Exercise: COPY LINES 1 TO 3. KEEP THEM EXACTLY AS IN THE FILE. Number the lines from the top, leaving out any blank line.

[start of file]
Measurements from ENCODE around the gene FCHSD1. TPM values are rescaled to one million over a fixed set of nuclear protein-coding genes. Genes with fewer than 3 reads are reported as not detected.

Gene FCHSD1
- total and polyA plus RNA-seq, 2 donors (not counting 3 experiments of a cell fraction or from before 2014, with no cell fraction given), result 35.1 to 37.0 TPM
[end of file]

Measurements from ENCODE around the gene FCHSD1. TPM values are rescaled to one million over a fixed set of nuclear protein-coding genes. Genes with fewer than 3 reads are reported as not detected.

Gene FCHSD1
- total and polyA plus RNA-seq, 2 donors (not counting 3 experiments of a cell fraction or from before 2014, with no cell fraction given), result 35.1 to 37.0 TPM